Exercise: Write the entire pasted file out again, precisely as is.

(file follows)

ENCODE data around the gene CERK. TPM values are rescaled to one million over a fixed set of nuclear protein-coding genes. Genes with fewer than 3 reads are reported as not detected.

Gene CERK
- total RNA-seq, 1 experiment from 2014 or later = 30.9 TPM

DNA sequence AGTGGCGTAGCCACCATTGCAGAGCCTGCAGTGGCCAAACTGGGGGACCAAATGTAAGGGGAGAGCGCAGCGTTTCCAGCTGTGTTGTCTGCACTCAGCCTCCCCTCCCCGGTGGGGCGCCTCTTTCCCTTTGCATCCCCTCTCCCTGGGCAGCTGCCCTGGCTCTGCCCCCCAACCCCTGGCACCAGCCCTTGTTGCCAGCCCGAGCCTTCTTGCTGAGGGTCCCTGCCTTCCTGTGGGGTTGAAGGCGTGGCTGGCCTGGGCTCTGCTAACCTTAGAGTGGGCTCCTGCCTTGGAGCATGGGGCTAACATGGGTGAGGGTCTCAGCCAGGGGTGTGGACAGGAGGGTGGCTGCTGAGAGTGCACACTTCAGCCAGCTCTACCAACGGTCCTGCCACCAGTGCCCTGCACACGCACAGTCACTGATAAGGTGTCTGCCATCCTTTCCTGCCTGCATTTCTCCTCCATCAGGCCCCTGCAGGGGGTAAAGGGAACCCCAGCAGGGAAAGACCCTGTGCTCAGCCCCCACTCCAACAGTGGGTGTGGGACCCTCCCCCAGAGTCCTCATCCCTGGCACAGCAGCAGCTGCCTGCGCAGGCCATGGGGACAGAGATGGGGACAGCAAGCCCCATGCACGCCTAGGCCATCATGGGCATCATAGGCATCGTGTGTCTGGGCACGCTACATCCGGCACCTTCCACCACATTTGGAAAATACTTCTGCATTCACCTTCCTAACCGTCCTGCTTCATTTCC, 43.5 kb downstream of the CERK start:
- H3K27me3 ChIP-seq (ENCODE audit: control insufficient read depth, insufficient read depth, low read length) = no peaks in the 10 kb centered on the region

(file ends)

ENCODE data around the gene CERK. TPM values are rescaled to one million over a fixed set of nuclear protein-coding genes. Genes with fewer than 3 reads are reported as not detected.

Gene CERK
- total RNA-seq, 1 experiment from 2014 or later = 30.9 TPM

DNA sequence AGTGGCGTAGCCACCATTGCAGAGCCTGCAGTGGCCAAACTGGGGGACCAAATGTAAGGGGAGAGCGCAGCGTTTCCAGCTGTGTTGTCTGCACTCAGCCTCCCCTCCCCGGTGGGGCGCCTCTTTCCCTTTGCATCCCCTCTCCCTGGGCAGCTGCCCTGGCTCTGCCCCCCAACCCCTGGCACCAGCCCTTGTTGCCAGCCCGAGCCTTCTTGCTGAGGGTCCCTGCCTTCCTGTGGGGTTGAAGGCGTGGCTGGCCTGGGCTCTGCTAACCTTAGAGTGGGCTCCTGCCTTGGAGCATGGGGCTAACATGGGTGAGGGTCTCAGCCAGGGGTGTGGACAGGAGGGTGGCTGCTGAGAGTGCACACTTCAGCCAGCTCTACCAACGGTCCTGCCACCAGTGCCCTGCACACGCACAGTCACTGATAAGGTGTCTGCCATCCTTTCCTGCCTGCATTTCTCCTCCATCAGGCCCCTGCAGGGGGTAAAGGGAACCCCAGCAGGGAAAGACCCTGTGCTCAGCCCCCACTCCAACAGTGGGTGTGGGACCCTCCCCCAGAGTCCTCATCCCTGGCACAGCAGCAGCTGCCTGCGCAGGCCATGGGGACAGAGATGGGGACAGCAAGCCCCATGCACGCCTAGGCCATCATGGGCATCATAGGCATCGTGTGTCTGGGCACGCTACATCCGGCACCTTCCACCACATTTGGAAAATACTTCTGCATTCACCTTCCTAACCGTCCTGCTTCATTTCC, 43.5 kb downstream of the CERK start:
- H3K27me3 ChIP-seq (ENCODE audit: control insufficient read depth, insufficient read depth, low read length) = no peaks in the 10 kb centered on the region